The Nashville Holocaust Memorial on the grounds of the Gordon Jewish Community Center was vandalized with an anti-Semitic message over the weekend.

White-supremacist-oriented graffiti was discovered on Saturday.

The words were spray-painted in black on a white bed sheet that hung on the walls of the memorial, which includes names of Holocaust victims who were killed and survivors who are deceased, a symbolic sculpture, eternal flame and chairs forming in a half circle where visitors can sit and reflect.

In a statement, Gordon JCC executive director Leslie Sax and board president Raymond Jacobs wrote that their institution “is deeply shocked and saddened” by the incident.

“We condemn such bigotry and violence, which has no place in Nashville or anywhere in America,” said the Gordon JCC.

Sax and Jacobs went on to state that “we are working with local authorities in their investigation, and the Jewish community security network was immediately informed of this incident. We are fortunate to have an excellent security team in place to protect us. They work hand in hand with local and national authorities to keep us and our campus safe.

“At a time when our nation is confronting racism and anti-Semitic attacks are rising, our JCC community continues to stand united with those who condemn discrimination in all its forms.”

It wasn’t the first time that the JCC was threatened. Back in early 2017, the center received bomb threats, as did other Jewish institutions throughout North America, the United Kingdom, Australia and New Zealand.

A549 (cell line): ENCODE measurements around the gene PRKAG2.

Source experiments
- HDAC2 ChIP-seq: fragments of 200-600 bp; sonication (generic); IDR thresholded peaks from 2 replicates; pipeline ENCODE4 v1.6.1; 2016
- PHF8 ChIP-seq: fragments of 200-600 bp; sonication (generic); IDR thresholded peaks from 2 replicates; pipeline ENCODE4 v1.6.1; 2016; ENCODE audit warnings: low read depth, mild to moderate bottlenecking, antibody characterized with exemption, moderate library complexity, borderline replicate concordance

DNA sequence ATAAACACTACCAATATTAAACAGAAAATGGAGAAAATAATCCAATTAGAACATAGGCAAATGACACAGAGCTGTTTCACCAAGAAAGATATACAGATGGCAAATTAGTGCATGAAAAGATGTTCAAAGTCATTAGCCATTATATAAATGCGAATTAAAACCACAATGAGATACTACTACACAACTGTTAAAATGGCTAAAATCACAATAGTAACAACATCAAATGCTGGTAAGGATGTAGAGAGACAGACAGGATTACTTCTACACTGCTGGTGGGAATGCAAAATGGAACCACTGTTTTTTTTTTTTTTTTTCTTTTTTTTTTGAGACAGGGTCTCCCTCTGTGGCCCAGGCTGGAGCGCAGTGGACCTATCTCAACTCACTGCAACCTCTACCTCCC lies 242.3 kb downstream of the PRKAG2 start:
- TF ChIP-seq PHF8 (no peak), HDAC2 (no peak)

The calls were eventually pinpointed to an Israeli teen with dual U.S. citizenship.

Support Jewish Journalism
with 2020 Vision

One of the most intriguing stories of the sudden Coronavirus crisis is the role of the internet. With individuals forced into home quarantine, most are turning further online for information, education and social interaction.

JNS's influence and readership are growing exponentially, and our positioning sets us apart. Most Jewish media are advocating increasingly biased progressive political and social agendas. JNS is providing more and more readers with a welcome alternative and an ideological home.

During this crisis, JNS continues working overtime. We are being relied upon to tell the story of this crisis as it affects Israel and the global Jewish community, and explain the extraordinary political developments taking place in parallel.

Our ability to thrive in 2020 and beyond depends on the generosity of committed readers and supporters. Monthly donations in particular go a long way in helping us sustain our operations. We greatly appreciate any contributions you can make during these challenging times. We thank you for your ongoing support and wish you blessings for good health and peace of mind.